Matsumoto T, Wang D, Namihira T, Akiyama H (2012) Non-thermal plasma technic for air pollution control. In: air pollution-a comprehensive perspective. InTechGoogle Scholar
  11. 11.
    Scholtz V, Pazlarova J, Souskova H, Khun J, Julak J (2015) Nonthermal plasma—a tool for decontamination and disinfection. Biotechnol Adv 33(6):1108–1119CrossRefGoogle Scholar
  12. 12.
    Penetrante BM, Vogtlin GE, Bardsley JN, Vitello PA, Wallman PH (1993). Application of non-thermal plasmas to pollution control. In: Proceedings of 2nd international Plasma symposium. World progress in plasma applications, Palo Alto, California, pp 1–11Google Scholar
  13. 13.
    Shelef M (1995) Selective catalytic reduction of NOx with N-free reductants. Chem Rev 95(1):209–225CrossRefGoogle Scholar
  14. 14.
    Twigg MV (2011) Catalytic control of emissions from cars. Catal Today 163(1):33–41CrossRefGoogle Scholar
  15. 15.
    Azzara A, Rutherford D, Wang H (2014) Feasibility of IMO annex VI tier III implementation using selective catalytic reduction. International Council on Clean TransportationGoogle Scholar
  16. 16.
    Cichanowicz JE (2010) Current capital cost and cost-effectiveness of power plant emissions control technologies. Utility Air Regulatory GroupGoogle Scholar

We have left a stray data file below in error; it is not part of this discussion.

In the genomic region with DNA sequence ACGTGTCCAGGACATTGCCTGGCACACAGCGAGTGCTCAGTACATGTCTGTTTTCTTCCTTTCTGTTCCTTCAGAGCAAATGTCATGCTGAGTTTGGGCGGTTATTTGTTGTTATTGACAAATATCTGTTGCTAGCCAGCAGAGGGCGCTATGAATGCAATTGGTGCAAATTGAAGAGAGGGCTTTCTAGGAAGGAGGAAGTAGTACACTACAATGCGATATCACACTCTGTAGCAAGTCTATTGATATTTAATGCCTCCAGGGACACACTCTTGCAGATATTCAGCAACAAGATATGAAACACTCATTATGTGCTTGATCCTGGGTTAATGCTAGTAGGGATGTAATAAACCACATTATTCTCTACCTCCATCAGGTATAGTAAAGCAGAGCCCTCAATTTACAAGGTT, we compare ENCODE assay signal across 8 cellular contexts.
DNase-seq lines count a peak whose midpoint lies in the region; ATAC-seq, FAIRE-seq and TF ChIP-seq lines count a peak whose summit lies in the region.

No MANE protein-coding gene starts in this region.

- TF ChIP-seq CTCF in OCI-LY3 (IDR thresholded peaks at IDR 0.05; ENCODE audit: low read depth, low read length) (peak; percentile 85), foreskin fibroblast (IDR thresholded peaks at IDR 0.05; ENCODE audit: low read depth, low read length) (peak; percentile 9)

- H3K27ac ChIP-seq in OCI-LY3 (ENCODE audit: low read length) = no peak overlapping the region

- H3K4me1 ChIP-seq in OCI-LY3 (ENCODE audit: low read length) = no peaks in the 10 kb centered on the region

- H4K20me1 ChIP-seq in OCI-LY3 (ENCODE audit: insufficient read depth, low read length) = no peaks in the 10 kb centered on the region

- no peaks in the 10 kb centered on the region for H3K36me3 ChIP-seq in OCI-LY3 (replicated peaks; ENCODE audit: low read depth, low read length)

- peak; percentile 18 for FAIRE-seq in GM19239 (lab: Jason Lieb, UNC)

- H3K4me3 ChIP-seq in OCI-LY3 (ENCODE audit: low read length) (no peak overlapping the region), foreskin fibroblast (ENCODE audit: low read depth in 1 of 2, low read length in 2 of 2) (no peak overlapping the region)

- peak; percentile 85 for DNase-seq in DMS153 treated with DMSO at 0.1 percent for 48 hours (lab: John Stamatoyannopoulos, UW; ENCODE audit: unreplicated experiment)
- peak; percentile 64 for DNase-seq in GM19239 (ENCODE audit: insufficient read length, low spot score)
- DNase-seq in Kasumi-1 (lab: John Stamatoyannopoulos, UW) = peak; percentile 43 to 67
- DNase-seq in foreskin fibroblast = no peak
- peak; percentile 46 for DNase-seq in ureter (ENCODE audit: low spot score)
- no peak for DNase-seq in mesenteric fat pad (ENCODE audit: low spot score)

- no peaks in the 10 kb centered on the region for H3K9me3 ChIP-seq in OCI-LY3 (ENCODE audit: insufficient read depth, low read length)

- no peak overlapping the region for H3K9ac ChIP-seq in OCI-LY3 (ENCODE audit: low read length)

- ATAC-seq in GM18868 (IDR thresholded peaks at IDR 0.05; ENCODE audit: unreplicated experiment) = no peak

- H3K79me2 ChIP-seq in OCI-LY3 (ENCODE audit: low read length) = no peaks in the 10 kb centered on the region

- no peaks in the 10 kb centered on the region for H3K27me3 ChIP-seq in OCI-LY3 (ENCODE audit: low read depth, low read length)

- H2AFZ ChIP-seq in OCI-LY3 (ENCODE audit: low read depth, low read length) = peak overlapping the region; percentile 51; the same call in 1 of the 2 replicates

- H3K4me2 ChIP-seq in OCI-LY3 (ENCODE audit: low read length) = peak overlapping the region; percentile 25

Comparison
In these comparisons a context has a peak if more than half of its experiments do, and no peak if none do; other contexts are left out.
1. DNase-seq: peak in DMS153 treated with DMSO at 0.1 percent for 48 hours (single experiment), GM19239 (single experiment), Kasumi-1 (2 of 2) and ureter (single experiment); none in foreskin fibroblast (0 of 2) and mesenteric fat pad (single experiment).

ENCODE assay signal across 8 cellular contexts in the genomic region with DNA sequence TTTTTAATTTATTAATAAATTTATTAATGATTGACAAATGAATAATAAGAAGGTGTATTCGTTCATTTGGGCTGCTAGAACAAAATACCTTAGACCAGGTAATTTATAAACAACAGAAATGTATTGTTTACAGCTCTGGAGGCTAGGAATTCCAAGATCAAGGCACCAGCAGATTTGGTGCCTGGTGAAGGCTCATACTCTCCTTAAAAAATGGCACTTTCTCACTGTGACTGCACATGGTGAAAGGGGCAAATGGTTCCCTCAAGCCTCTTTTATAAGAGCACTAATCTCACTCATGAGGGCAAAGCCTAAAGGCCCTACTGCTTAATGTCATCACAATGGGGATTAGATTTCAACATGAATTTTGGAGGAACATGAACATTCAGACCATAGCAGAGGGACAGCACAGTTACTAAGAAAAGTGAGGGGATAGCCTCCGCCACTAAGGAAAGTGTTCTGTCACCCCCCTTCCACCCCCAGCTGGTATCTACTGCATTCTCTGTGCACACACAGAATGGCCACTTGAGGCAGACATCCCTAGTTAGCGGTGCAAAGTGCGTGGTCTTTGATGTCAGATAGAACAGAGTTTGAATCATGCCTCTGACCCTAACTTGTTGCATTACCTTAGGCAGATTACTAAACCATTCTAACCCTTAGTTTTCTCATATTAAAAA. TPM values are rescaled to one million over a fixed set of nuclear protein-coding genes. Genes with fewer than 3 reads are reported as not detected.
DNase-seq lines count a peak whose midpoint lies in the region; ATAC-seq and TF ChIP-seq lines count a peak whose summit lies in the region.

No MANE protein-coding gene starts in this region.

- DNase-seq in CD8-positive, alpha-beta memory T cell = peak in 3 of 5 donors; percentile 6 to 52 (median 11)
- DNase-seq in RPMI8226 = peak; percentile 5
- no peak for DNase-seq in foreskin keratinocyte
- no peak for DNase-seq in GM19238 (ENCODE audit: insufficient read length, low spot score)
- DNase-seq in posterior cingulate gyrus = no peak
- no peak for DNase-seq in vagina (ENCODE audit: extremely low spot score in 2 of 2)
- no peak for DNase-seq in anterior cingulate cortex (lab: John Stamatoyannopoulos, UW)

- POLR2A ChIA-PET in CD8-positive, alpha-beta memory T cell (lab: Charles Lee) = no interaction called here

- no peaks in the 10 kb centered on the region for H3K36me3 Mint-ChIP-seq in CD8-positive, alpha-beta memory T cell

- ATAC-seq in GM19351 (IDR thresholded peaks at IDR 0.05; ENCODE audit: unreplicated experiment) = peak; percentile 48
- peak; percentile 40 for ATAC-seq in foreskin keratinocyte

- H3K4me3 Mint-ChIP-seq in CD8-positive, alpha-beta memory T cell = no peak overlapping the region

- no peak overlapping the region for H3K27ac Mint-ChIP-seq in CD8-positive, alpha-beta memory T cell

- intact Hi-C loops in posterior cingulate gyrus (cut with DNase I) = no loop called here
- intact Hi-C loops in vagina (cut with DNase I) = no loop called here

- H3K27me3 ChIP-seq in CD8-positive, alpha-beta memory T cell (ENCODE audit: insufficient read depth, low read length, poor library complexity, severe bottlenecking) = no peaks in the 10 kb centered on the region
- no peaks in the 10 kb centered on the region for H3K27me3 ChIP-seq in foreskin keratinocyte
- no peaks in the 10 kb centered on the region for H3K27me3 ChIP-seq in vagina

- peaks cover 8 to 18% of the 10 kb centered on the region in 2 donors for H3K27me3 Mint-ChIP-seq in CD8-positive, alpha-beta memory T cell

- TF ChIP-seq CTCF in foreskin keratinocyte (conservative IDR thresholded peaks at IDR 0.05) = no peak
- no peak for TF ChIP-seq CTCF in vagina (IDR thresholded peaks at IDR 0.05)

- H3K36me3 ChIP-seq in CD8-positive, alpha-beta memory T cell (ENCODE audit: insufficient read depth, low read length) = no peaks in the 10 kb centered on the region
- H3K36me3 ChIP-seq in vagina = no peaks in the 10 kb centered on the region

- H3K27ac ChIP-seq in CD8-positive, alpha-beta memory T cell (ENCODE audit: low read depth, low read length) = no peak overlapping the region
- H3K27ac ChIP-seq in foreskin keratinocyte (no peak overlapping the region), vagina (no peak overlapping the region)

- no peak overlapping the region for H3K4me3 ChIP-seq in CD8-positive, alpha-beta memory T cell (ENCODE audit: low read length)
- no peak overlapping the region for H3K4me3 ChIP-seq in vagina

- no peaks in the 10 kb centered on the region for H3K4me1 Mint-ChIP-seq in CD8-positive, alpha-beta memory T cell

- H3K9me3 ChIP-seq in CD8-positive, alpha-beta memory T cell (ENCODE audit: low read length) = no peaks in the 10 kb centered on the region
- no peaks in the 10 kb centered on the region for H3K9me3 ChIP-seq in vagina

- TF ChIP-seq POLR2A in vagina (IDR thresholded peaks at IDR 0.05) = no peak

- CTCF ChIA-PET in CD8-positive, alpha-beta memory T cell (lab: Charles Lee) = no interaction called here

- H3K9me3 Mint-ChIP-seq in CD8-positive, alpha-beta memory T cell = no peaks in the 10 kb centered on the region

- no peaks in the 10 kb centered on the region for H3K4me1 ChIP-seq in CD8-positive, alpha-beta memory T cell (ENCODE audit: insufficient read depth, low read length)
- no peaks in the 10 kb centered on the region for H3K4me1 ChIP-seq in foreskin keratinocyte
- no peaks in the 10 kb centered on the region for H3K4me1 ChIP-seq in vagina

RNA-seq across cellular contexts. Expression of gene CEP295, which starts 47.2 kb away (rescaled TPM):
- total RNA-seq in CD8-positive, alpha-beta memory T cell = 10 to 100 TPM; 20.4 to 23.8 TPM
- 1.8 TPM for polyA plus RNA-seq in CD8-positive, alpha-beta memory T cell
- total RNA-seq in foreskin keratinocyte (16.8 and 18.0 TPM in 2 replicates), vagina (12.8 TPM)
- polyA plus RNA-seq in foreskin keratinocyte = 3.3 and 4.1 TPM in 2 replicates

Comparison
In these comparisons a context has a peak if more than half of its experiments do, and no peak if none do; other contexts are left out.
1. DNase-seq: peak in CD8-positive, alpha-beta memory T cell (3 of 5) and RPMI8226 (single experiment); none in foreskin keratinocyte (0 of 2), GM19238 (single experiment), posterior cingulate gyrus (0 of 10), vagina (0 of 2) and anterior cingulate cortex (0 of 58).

17. 17.
    Sorrels JL, Randall DD, Schaffner KS, Fry CR (2015) Selective catalytic reductionGoogle Scholar
  18. 18.
    USA Env. Protection Agency. Air pollution control technology fact sheet, EPA—452/F-03-032Google Scholar
  19. 19.
    Skalska K, Miller JS, Ledakowicz S (2010) Trends in NOx abatement: a review. Sci Total Environ 408(19):3976–3989CrossRefGoogle Scholar
  20. 20.
    Johnson JH, Parker GG (2013) Experimental studies for DPF and SCR model, control system, and OBD development for engines using diesel and biodiesel fuels. Michigan Technological UniversityGoogle Scholar
  21. 21.
    Gekas I, Gabrielsson P, Johansen K, Bjørn I, Kjær JH, Reczek W, Cartellieri W (2002) Performance of a urea SCR system combined with a PM and fuel optimized heavy-duty diesel engine able to achieve the Euro V emission limits (No. 2002-01-2885). SAE Technical PaperGoogle Scholar
  22. 22.
    Guan B, Zhan R, Lin H, Huang Z (2014) Review of state of the art technologies of selective catalytic reduction of NOx from diesel engine exhaust. Appl Therm Eng 66(1):395–414CrossRefGoogle Scholar
  23. 23.
    Cîmpean M (2015) Catalytic reduction of nitrogen oxides from the residual gases of the 15 N separation column. Babes-Bolyai UniversityGoogle Scholar
  24. 24.
    Burch R, Ottery D (1996) Selective catalytic reduction of NOx by hydrocarbons on Pt/Al2O3 catalysts at low temperatures without the formation of N2O. Appl Catal B 9(1–4):L19–L24CrossRefGoogle Scholar
  25. 25.
    Sultana A, Haneda M, Hamada H (2009) A new concept of combined NH3–CO-SCR system for efficient NO reduction in excess oxygen. Appl Catal B 88(1):180–184CrossRefGoogle Scholar
  26. 26.
    Dhainaut F, Pietrzyk S, Granger P (2007) Kinetic investigation of the NO reduction by H2 over noble metal based catalysts. Catal Today 119(1):94–99CrossRefGoogle Scholar